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Richard Powers leaves engineering for a happier life in dance
Richard Powers went from engineer to social dancer (TIFFANY ONG/The Stanford Daily).

Richard Powers leaves engineering for a happier life in dance

When the clock struck midnight on Oct. 25, Richard Powers watched his class, Social Dance I, fill up on Axess in 22 seconds. This was a new record. The previous quarter had filled in 55 seconds, and the quarter before that, three minutes.

While most students have heard of Social Dance I, one of the most popular classes on campus, what is less know about Powers is his history in engineering and design. Powers holds patents for eight products — seven of which are sold on the market — including the trash compactor, the leak-proof hand sprayer, the childproof cap, and the tampon inserter.  

Two days before Powers watched his classes fill, we were sitting in the basement of Arrillaga Recreation Center; he was wearing a baggy, worn-out Stanford sweatshirt that looked older than me, his forehead still damp with sweat from his last dance class.

As an undergrad at Purdue University, Powers studied mechanical engineering, and then came to Stanford to get his master’s in product design, with a focus in the creative process. As Chief Engineer for Apha Designs, Inc. and Vice President of the Genesis Design Group, Powers served big-name clients including NASA, Dupont, AT&T and Coca-Cola.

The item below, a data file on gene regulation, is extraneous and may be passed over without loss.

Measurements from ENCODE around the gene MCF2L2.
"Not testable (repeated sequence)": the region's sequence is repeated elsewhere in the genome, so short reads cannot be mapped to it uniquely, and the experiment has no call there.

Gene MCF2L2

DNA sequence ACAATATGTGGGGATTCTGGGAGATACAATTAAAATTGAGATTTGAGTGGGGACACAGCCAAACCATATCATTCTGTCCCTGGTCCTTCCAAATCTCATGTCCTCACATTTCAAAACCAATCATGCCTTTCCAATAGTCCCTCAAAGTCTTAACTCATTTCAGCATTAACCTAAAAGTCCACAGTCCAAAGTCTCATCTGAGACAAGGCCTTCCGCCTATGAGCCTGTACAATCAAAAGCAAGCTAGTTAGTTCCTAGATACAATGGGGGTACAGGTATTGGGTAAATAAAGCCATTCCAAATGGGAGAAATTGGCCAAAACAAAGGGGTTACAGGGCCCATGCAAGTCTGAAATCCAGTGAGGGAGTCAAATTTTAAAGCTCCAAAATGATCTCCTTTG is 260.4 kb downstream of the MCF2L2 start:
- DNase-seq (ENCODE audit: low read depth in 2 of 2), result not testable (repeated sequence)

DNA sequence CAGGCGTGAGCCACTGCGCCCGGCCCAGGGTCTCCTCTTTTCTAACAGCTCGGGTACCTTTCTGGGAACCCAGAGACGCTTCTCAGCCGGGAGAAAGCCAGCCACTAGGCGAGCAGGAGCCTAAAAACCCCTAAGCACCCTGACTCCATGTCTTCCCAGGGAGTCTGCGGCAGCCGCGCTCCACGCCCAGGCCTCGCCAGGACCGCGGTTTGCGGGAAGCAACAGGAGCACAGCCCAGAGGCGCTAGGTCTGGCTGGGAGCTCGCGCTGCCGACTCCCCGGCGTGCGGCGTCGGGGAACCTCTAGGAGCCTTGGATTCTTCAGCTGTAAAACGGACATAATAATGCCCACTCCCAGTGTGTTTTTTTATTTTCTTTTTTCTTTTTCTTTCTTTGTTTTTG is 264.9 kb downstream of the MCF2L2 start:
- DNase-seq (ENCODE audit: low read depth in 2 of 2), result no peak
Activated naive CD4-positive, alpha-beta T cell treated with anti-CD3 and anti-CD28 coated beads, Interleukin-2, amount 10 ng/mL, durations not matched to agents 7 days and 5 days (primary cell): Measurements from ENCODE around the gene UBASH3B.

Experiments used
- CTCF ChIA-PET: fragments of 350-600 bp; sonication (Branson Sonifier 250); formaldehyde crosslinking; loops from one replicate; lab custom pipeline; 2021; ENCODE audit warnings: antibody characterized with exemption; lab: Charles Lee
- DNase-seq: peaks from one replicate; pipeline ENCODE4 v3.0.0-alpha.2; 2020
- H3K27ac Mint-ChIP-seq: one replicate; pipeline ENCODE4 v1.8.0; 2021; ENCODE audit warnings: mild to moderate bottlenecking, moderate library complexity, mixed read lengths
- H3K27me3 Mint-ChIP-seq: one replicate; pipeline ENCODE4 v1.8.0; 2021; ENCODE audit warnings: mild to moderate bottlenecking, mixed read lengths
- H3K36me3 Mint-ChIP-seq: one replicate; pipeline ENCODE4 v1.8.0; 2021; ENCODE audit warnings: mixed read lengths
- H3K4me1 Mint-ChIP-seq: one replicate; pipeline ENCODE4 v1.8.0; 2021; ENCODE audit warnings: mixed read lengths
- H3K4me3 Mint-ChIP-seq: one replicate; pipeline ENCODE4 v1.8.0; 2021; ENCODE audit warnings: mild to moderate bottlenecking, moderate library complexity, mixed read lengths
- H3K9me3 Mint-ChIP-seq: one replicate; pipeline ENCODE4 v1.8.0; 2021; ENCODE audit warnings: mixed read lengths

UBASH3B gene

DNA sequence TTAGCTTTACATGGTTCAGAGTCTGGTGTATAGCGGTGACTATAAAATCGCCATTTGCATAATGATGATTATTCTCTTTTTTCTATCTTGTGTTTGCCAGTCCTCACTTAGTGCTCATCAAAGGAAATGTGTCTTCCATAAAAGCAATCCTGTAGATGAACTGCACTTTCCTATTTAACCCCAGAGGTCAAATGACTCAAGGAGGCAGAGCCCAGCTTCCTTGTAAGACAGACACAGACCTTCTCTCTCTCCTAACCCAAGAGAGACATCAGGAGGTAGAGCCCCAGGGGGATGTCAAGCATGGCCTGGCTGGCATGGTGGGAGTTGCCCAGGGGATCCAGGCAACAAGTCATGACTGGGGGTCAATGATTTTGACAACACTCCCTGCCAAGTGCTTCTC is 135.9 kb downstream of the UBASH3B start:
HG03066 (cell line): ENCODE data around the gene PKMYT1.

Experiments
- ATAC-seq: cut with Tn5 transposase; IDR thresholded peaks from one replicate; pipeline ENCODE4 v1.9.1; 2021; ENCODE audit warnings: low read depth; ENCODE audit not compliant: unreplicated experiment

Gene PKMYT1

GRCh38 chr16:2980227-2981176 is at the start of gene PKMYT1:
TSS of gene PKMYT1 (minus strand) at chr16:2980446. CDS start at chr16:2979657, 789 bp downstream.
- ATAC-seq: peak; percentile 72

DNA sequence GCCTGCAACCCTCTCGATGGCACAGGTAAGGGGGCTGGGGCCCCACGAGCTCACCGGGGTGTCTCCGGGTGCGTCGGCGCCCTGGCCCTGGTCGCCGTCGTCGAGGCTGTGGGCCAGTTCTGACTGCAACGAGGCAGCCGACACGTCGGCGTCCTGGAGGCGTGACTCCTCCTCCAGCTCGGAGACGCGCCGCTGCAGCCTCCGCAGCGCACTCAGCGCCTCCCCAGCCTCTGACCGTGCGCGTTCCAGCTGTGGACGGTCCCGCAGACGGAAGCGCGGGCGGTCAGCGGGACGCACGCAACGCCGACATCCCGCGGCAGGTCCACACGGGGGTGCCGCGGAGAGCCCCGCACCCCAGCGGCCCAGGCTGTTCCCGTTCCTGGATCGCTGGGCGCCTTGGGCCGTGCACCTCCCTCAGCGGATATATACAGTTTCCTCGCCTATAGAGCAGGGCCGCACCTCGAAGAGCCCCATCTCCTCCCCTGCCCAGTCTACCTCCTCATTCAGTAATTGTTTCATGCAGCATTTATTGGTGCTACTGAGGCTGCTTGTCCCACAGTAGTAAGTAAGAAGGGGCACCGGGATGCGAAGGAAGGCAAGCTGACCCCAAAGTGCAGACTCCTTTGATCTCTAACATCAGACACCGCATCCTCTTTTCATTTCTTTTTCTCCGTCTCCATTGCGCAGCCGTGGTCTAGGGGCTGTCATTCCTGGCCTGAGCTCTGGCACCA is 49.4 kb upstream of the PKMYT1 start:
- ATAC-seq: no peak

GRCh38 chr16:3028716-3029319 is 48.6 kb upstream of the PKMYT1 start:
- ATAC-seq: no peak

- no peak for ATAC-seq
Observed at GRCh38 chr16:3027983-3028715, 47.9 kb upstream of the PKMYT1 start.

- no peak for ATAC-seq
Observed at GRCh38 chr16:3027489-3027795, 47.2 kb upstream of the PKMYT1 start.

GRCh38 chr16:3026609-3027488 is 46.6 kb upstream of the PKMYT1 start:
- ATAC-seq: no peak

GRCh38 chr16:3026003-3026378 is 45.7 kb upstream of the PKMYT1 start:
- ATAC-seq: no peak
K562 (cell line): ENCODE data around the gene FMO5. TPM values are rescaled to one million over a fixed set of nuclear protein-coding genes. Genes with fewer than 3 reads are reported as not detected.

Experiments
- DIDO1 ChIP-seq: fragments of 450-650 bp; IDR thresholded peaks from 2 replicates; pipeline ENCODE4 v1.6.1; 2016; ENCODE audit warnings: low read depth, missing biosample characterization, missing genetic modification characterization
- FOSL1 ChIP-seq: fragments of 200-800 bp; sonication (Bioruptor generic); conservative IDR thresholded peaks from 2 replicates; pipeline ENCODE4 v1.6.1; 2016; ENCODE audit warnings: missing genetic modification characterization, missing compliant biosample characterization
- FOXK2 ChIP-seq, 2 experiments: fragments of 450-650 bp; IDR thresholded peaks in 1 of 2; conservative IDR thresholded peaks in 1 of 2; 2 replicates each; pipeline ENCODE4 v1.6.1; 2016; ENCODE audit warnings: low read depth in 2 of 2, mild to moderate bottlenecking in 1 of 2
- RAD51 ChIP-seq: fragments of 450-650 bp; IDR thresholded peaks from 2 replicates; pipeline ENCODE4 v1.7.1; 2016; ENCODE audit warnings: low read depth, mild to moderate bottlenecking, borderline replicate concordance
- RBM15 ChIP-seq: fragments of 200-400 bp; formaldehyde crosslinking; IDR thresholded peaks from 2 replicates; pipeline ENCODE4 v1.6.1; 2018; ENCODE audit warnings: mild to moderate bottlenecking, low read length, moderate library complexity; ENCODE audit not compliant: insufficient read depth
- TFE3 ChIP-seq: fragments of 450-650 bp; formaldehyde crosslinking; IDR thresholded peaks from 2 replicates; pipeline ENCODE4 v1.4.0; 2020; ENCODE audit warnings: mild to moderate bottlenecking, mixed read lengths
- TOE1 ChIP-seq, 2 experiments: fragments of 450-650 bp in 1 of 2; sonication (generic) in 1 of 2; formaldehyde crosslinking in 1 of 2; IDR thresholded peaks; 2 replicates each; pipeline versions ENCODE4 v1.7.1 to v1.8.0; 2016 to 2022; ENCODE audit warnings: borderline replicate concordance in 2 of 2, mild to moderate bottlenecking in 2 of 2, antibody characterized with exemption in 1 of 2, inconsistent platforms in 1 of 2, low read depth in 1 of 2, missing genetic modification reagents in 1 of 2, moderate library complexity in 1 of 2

Powers’ parents — an oil painter and a musical theater set designer — were significant in his early creative development.

“[I was] very strongly influenced by building things and designing and painting, so it was natural for me,” Powers said.

However, Powers did not stay in engineering for long.

“If you have a company saying, ‘We just acquired these acres of forests. Come up with a way to use all the wood and paper,’ you can’t just say, ‘That doesn’t sound good for the environment.’ You say, ‘Yes, sir.’ … Quite a few aspects in the engineering world are not ethical and I just found that I could do more good, while doing less harm, in the world of social dance,” Powers said.  

Before the age of 30, Powers retired from his nine-to-five job, paid off his house and devoted his life to what was then his hobby, historic social dance.

Since then, Powers has choreographed dances in film, television and on Broadway, and has led workshops all over the world. In 1992, Stanford asked him to teach social dance. In 1999, he was awarded the Lloyd W. Dinkelspiel Award for his contributions to education at Stanford, and he now teaches Social Dance I, II, III and DANCE 133: History of the Waltz.

Powers draws a parallel between dance and the ability to succeed in a competitive marketplace. The same dance principles he teaches in class also apply to the business world, he asserts. These parallels included the abilities to focus on others, welcome “chance intrusions” and work as a team by deeply listening to each other.